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A newcomer's question about scales

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25 Jan 2007 01:15 | Quote
Posts: 11
Hello all!

First I'd like to say this is the greatest site I've been to for guitar training. I dont have the finances for private lessons, and the only guitarists I know live far away from me. So this has taught me more about this instrument than anywhere else I have been, or any viedo I have seen. So thank you.

On to my question...

I would like to know what scales I should start memorising, and in which order.

I have learned A major (5th fret), and A Major Penatonic (5th fret), and was looking at where I should set my sights to next. (And I dont even know if those were good choises, but I heard that you can transpose key easy from those scales)

Thank you for any responces in advance!!

P.S. If your wondering what kind of stuff I like I'm very heavy into Progressive stuff (Tool, Dream Theater, Coheed & Cambria), and Jazz style of playing and solo's. (Yea, I know I have along way to go before I can even think about touching the stuff I like to listen to) I dont know if that info will help you point me in the right direction, but you have it none the less.

25 Jan 2007 10:53 | Quote
Joined: 04 Jan 2007
United Kingdom
Licks: 1
Karma: 11
hi, glad you like the site.

the minor pentatonic is used loads. I recommend you learn it. in A it is:

5 6 7 8
E # #
B # #
G # #(#)
D # #
A #(#)#
E # #

the #s are to show the shape. if you play the notes in brackets as well, you are playing the flattened 5th, which turns the minor pentatonic into the minor blues scale. Two scales for the price of one! And you can also move them up and down the neck to play them in other keys. In fact, this applies to any scale without open strings in it. You might notice that if you start the minor pentatonic at the 8th fret on the low E string, you are actually playing the C major pentatonic scale, because A minor is the relative minor of C major. The minor pentatonic is great because it is used in so many genres of music, and is the basic of many classic riffs such as "Whole Lotta Love" by Led Zeppelin. Be careful you don't over use it though! Experiment with adding passing notes to make it sound more exotic. If it sounds good, it is good - its as simple as that.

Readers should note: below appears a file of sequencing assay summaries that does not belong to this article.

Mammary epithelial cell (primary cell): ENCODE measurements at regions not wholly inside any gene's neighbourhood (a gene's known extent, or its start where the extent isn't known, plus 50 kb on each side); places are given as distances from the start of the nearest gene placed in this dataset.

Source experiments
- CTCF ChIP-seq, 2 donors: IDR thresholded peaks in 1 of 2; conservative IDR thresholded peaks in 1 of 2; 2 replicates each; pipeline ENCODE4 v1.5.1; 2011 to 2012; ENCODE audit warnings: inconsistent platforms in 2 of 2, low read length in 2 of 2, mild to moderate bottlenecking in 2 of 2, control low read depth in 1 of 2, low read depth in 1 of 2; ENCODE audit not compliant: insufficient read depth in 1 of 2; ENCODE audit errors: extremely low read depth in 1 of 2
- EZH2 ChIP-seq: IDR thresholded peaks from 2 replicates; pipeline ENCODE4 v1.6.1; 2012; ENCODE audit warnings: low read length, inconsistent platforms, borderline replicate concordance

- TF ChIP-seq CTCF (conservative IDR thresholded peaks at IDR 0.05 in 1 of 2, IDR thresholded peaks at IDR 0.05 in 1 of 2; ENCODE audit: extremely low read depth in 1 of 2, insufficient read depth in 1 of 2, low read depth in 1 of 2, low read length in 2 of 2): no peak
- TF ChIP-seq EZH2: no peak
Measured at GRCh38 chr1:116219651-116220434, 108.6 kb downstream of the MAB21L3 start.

25 Jan 2007 11:02 | Quote
Joined: 04 Jan 2007
United Kingdom
Licks: 1
Karma: 11
hmm i think that scale diagram is a bit confusing. this is it in tab: (two octaves)

E --------------------5-|
B ----------------5-8---|
G ------------5-7-------|
D --------5-7-----------|
A ----5-7---------------|
E 5-8-------------------|

and the minor blues scale is:

E ------------------------5-|
B --------------------5-8---|
G --------------5-7-8-------|
D ----------5-7-------------|
A ----5-6-7-----------------|
E 5-8-----------------------|

there are also other ways to play the minor pentatonic - you can start in one position and slide up to another position. check out the scales link at the top to see all the positions of the minor pentatonic.
25 Jan 2007 23:09 | Quote
Posts: 11
Thank you for the insite!

A minor Penatonic, Check!

So now that I will get the minor penatonic, what after that?

What scales will I need the most? Are there some I should skip? I know I need to know the Penatonic for most rock and pop stuff. But what else is primarally used? Which minor scales should I learn? Harmonic, Melodic?? Accending, Decending???

When I looked at all the options for scales, there were so many, its kinda intimidating. I dont know which scale is used for what... or even why there are so many. Perhaps it will take 20 years of theory to answer, could someone try to point me in the right direction?
26 Jan 2007 01:52 | Quote
Joined: way back
Karma: 2
harmonic minor is mostly used by neoclassical guitarists like yngwie malmsteen , melodic minor is not very much used i think , sometimes by blues or jazz musicians maybe (correct me if i'm wrong)

the normal pentatonics , normaal major/minor and the blues scales will make the three most valuable scales i think

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